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Jun 03 2015

Preview of 2016 GMAT Verbal Official Guide

2016 GMAT Verbal Official GuideI have been working closely with the publisher of the Official Guide for GMAT Review over the past few weeks, in advance of the June 8 release of the 2016 editions, to help improve the online version of the Official Guides. As with my prior post on the Quantitative Guide, I want to give you an overview of how the 2016 GMAT Verbal Official Guide differs from the 2015 edition in terms of question difficulty and concepts.

Sentence Correction – Difficulty

Both the 2015 and 2016 editions of the GMAT Verbal Official Guide contain 113 Sentence Correction questions. But the allocation of question difficulty, as assigned by the GMAC, has noticeably shifted. In particular, the Easy and Medium categories have expanded whereas the Hard category has shrunk. A big portion of these change resulted from the GMAC downgrading 12 questions from Hard difficulty (in the 2015 edition) to Medium (in the 2016 edition). Interestingly, two Hard questions (#70 and #111 in the 2015 edition) have also been downgraded all the way to Easy.

Difficulty 2016 2015 Change
Easy 31 26 +5
Medium 51 38 +13
Hard 31 49 (18)
Total 113 113

A total of 25 brand new questions, which we have never seen before, appear in the 2016 GMAT Verbal Official Guide, with difficulty ratings of Easy / Medium / Hard as follows: 9 / 13 / 3. This is in lieu of 25 questions from the 2015 edition that have been removed, with difficulty ratings of Easy / Medium / Hard as follows: 6 / 12 / 7. Let’s further break down how each of these difficulty categories has changed.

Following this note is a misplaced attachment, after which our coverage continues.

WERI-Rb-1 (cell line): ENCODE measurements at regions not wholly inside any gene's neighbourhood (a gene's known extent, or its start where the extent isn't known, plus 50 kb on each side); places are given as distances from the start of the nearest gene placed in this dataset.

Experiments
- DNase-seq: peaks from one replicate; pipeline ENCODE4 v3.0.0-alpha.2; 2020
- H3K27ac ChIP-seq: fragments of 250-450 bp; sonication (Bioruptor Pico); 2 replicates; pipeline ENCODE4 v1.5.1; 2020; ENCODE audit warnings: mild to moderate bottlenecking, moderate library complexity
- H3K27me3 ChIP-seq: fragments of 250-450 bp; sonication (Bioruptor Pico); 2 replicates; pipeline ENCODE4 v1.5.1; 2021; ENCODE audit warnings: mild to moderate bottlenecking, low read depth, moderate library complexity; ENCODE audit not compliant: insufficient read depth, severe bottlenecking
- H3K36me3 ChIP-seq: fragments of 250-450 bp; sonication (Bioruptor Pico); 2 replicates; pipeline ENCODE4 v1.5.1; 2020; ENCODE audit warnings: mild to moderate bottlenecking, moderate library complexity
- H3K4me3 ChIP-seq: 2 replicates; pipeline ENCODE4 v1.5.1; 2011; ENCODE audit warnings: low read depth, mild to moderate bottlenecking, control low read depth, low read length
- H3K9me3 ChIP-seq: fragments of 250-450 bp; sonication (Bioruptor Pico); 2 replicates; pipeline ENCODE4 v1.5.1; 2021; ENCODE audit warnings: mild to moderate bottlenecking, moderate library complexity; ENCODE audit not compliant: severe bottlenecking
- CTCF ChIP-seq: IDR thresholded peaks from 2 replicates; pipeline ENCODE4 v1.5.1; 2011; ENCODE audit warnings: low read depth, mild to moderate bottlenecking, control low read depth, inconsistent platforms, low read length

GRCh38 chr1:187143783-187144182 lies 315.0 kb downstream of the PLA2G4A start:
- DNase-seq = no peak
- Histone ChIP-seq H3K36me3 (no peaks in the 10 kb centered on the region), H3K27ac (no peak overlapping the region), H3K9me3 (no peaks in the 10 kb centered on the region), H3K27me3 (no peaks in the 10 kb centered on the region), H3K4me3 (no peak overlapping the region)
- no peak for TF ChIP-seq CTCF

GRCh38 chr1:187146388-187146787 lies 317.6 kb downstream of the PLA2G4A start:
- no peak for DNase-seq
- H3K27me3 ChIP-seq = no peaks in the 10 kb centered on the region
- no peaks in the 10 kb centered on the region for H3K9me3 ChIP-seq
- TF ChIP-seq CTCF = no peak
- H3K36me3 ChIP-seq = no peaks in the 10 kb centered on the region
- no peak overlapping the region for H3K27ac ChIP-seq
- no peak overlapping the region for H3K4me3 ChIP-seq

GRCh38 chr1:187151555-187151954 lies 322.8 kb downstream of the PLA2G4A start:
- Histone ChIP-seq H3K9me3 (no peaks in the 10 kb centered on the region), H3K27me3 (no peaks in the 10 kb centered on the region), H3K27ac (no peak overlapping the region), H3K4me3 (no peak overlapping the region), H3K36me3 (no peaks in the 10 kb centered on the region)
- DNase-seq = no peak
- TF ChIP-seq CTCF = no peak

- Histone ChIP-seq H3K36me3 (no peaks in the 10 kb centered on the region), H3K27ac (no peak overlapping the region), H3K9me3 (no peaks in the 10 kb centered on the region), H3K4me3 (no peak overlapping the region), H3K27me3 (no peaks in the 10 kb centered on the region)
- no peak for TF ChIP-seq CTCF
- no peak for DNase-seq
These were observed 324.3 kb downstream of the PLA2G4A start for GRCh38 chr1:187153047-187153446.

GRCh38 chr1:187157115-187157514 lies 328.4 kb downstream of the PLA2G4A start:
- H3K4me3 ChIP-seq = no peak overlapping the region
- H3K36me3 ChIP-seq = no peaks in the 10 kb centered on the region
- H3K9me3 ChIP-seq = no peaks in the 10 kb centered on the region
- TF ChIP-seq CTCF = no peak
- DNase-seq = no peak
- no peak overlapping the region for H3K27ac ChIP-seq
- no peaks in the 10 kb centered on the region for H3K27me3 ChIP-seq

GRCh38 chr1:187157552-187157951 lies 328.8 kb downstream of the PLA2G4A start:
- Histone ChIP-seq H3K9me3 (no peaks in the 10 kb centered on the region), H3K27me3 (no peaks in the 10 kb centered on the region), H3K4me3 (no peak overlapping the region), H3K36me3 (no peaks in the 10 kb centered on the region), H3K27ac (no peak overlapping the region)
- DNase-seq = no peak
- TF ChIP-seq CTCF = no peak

Easy Sentence Correction

Additions:
9 new questions
1 downgraded from Medium
2 downgraded from Hard

Subtractions:
6 questions removed
1 upgraded to Medium

Net change: +5 questions

Medium Sentence Correction

Additions:
13 new questions
1 upgraded from Easy
12 downgraded from Hard

Subtractions:
12 questions removed
1 downgraded to Easy

Net change: +13 questions

Hard Sentence Correction

Additions:
3 new questions

Subtractions:
7 questions removed
2 downgraded to Easy
12 downgraded to Medium

Net change: -18 questions

Sentence Correction – Concepts

Let’s now consider changes in the concepts of the 25 new (in 2016) and the 25 removed (from 2015) Sentence Correction questions. We have categorized these questions based on the primary grammar concepts that are tested on Sentence Correction.

Concept 2016 2015 Change
Verb Agreement 1 3 (2)
Verb Tense 4 5 (1)
Pronoun Ambiguity 0 1 (1)
Pronoun Agreement 2 2
Parallel Construction 8 9 (1)
Misplaced Modifiers 2 0 2
Idioms 2 1 1
Comparison & Quantity 2 1 1
Expression & Meaning 4 3 1

Although we cannot draw definite conclusions from this data about question composition on the GMAT, we are surprised by the decrease in verb-related questions.

Critical Reasoning – Difficulty